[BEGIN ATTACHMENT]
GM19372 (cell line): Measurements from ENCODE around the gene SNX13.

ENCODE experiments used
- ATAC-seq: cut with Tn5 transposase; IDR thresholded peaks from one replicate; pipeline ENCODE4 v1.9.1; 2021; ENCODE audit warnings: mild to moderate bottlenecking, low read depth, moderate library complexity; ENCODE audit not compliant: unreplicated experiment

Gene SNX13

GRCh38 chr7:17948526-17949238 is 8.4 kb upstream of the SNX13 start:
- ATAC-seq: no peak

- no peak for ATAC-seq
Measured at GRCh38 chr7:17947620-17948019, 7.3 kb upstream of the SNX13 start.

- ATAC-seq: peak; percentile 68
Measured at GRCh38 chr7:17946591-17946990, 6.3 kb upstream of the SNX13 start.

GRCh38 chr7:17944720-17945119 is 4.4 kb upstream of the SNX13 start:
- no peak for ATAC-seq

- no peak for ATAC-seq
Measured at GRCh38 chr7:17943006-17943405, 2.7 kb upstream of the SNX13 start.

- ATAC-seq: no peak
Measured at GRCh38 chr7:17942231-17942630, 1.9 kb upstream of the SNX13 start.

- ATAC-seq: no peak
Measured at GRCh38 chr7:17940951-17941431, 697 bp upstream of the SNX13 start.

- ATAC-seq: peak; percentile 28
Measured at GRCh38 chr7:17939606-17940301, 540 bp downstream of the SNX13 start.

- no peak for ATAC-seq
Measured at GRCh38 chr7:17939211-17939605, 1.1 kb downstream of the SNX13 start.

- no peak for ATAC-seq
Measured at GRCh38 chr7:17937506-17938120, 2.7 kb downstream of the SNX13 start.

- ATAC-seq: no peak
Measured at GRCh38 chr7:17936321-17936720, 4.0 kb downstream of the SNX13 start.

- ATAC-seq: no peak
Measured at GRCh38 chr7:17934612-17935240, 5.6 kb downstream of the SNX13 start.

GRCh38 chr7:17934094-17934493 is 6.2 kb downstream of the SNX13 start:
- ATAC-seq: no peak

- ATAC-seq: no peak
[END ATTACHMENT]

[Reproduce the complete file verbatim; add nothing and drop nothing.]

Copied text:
GM19372 (cell line): Measurements from ENCODE around the gene SNX13.

ENCODE experiments used
- ATAC-seq: cut with Tn5 transposase; IDR thresholded peaks from one replicate; pipeline ENCODE4 v1.9.1; 2021; ENCODE audit warnings: mild to moderate bottlenecking, low read depth, moderate library complexity; ENCODE audit not compliant: unreplicated experiment

Gene SNX13

GRCh38 chr7:17948526-17949238 is 8.4 kb upstream of the SNX13 start:
- ATAC-seq: no peak

- no peak for ATAC-seq
Measured at GRCh38 chr7:17947620-17948019, 7.3 kb upstream of the SNX13 start.

- ATAC-seq: peak; percentile 68
Measured at GRCh38 chr7:17946591-17946990, 6.3 kb upstream of the SNX13 start.

GRCh38 chr7:17944720-17945119 is 4.4 kb upstream of the SNX13 start:
- no peak for ATAC-seq

- no peak for ATAC-seq
Measured at GRCh38 chr7:17943006-17943405, 2.7 kb upstream of the SNX13 start.

- ATAC-seq: no peak
Measured at GRCh38 chr7:17942231-17942630, 1.9 kb upstream of the SNX13 start.

- ATAC-seq: no peak
Measured at GRCh38 chr7:17940951-17941431, 697 bp upstream of the SNX13 start.

- ATAC-seq: peak; percentile 28
Measured at GRCh38 chr7:17939606-17940301, 540 bp downstream of the SNX13 start.

- no peak for ATAC-seq
Measured at GRCh38 chr7:17939211-17939605, 1.1 kb downstream of the SNX13 start.

- no peak for ATAC-seq
Measured at GRCh38 chr7:17937506-17938120, 2.7 kb downstream of the SNX13 start.

- ATAC-seq: no peak
Measured at GRCh38 chr7:17936321-17936720, 4.0 kb downstream of the SNX13 start.

- ATAC-seq: no peak
Measured at GRCh38 chr7:17934612-17935240, 5.6 kb downstream of the SNX13 start.

GRCh38 chr7:17934094-17934493 is 6.2 kb downstream of the SNX13 start:
- ATAC-seq: no peak

- ATAC-seq: no peak